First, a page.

DICK, Hugh (1780-1830), of 3 Rutland Square East, Dublin and Curzon Street, Mayfair, Mdx.
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Family and Educationb. 1780, 2nd s. of Samuel Dick (d. 1802), E.I. proprietor and merchant, of Dublin and Charlotte, da. of Nicholas Foster of Tullaghan, co. Monaghan; bro. of Quintin Dick*. unm. d. 10 Aug. 1830.
One of the fourth generation of a Scottish family, originally settled in county Antrim, this Member’s grandfather, Quintin Dick of Neagh, county Tipperary, had brought his family to Dublin, where his father Samuel later flourished as an East India linen merchant and rose to become deputy governor (1796) and governor (1797-9) of the Bank of Ireland. He died in 1802 with property ‘estimated at upwards of £400,000’, the titular head of the family firm, Samuel Dick and Company, merchants of 32 North Great George Street, a director of the Bank and the Royal Exchange Insurance Company of Ireland, a major shareholder in two further insurance companies (the National and the Patriotic) and an investor in the Consolidated Buildings Company of Dublin and canals.1 Hugh Dick, who had been raised to play a prominent role in the family business, now took new premises at 13 Linen Hall Street and, reflecting his younger brother William Forster Dick’s involvement, they traded briefly as Dick (Hugh, William and Co.), before reverting to the original name, 1806-28. Hugh did not share his father’s involvement in banking and insurance, but he became a director of the Corn Exchange Building Company of Dublin (1815-25) and from 1819-29 served as a merchant trustee of the Royal Exchange and member of the ‘Society of the Ouzel Galley’ - a merchant-traders’ cartel whose members had ‘a duty to sit as arbitrators in the settlement of any matter in dispute to them referred, provided all the arbitrators chosen are members of the Galley’.2 His return for Maldon, where he topped the poll in absentia in December 1827 as locum for his elder brother Quintin, then Member for Orford on the 3rd marquess of Hertford’s interest, was unexpected and hurriedly organized by Quintin, following the death of George Allanson Winn, who had defeated him there in a costly contest in June 1826.3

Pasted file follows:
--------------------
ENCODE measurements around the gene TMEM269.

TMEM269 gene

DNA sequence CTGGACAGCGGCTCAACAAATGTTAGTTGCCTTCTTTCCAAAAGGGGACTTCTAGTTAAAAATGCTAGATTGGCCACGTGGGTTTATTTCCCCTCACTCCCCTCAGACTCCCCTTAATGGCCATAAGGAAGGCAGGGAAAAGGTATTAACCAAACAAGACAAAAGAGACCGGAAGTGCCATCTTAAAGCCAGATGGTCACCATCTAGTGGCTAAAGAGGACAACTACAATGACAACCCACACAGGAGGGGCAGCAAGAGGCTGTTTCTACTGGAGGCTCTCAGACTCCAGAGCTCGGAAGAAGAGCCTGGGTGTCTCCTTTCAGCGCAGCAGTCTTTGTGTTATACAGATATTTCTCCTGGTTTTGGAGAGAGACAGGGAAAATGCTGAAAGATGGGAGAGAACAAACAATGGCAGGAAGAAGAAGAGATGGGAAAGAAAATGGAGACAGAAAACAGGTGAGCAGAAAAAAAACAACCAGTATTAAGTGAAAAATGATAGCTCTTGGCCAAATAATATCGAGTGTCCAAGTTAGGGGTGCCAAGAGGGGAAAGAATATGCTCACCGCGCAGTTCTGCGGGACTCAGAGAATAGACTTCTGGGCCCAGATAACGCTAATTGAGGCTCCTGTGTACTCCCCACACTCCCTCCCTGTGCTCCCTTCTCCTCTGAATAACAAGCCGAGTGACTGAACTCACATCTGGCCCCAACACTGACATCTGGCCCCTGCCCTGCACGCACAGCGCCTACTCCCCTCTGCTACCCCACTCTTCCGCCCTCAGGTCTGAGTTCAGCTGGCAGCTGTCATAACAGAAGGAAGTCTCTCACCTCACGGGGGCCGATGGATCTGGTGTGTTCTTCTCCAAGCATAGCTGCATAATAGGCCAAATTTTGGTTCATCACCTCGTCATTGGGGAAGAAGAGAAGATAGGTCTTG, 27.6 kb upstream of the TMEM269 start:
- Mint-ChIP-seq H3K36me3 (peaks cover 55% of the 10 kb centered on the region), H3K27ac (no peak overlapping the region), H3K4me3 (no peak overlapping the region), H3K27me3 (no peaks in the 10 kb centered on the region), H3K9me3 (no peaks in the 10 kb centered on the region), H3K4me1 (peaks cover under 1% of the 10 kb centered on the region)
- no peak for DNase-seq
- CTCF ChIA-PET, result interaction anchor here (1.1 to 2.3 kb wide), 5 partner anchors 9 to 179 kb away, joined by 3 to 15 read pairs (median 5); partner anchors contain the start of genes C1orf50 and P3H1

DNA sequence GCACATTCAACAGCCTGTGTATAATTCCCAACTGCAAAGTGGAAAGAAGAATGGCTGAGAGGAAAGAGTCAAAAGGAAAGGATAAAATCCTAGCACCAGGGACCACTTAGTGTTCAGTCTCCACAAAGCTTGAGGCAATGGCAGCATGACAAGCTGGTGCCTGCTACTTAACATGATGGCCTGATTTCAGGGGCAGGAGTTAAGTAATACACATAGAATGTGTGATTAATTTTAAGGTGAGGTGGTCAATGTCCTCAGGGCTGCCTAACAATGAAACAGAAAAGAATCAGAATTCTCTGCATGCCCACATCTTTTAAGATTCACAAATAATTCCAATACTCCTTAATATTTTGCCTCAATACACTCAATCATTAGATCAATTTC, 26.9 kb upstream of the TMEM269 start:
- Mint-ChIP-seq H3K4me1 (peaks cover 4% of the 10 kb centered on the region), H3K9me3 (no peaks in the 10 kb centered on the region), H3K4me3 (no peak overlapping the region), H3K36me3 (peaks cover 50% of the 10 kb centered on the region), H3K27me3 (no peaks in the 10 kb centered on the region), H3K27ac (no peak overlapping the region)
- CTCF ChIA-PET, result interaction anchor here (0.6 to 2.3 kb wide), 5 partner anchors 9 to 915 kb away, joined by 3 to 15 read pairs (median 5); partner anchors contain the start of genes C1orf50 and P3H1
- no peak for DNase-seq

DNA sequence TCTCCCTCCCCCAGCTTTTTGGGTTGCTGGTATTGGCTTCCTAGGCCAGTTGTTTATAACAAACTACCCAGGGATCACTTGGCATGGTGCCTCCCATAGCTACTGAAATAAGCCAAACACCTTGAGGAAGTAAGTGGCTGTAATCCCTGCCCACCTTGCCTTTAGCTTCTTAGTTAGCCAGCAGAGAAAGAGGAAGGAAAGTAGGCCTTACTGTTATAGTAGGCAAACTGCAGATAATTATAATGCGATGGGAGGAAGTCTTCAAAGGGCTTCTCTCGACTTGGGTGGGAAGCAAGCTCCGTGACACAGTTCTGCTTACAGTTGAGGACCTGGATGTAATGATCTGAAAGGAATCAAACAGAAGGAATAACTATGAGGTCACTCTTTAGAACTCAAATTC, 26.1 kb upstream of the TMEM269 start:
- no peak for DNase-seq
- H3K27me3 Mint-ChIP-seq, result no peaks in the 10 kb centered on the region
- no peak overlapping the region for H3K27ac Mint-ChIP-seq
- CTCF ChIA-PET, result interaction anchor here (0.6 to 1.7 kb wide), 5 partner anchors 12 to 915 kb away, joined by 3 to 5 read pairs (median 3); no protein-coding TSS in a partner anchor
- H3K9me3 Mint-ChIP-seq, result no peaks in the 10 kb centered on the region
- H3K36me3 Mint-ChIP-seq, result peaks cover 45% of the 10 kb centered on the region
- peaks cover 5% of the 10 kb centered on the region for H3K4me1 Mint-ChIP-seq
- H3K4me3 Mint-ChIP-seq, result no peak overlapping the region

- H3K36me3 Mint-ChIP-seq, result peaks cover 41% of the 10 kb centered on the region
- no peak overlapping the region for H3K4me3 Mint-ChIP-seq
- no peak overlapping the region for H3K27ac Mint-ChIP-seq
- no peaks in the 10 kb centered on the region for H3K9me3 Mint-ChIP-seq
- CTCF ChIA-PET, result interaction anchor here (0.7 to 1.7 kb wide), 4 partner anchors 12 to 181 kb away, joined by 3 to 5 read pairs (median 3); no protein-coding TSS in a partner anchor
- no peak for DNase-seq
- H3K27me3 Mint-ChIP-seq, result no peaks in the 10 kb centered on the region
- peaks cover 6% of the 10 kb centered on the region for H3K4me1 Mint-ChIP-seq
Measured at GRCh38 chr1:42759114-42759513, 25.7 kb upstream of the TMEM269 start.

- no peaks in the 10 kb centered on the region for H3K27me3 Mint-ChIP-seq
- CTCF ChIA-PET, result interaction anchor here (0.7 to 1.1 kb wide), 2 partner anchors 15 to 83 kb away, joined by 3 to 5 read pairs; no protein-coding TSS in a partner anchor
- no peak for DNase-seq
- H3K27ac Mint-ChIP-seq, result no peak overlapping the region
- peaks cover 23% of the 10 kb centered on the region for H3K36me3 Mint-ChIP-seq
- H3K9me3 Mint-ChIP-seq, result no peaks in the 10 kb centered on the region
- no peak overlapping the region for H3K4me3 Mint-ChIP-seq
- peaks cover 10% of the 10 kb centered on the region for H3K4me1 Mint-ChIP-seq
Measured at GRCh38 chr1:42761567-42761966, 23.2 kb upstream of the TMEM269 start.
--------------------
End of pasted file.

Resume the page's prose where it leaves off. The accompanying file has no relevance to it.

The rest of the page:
Hugh, who was said to be ‘if anything more decisive’ in his views on ‘the Catholic question and the corn laws’ than his brother, took his seat on 28 Mar. 1828, shortly after Quintin’s unsuccessful attempt to introduce the Maldon charter bill.4 In 1828-9 his known parliamentary activities were devoted entirely to opposing Catholic emancipation, against which he voted with Quintin, 12 May 1828, 6, 18, 30 Mar. 1829. He presented and defended hostile petitions from Maldon, 4 June 1828, 2 Mar., St. George’s and St. Bridget’s, Dublin, 23, 27 Feb., and the Essex parishes of Burnham, Goldhanger, Tillingham and Hylton Ferry, 9, 18, 24, 30 Mar. 1829. He questioned the validity of counter-claims made by his colleague Barrett Lennard on presenting Maldon’s pro-emancipation petitions, 2, 17 Mar.5 He presented and endorsed a private petition from George Hearn and Rebecca Clarke of Maldon for compensation for the loss of a vessel run down and sunk in the Thames by a foreign brig with a Trinity House pilot on board, 3 June 1829. He voted with Quintin against the enfranchisement of Birmingham, Leeds and Manchester, 23 Feb., and also against the appointment of Thomas Frankland Lewis* as treasurer of the navy, 12 Mar., and the navy estimates, 22 Mar. 1830, in his brother’s absence. He or Quintin voted with the revived Whig opposition for abolishing the Irish lord lieutenancy, 11 May. Hugh presented a petition against the sale of beer bill from the proprie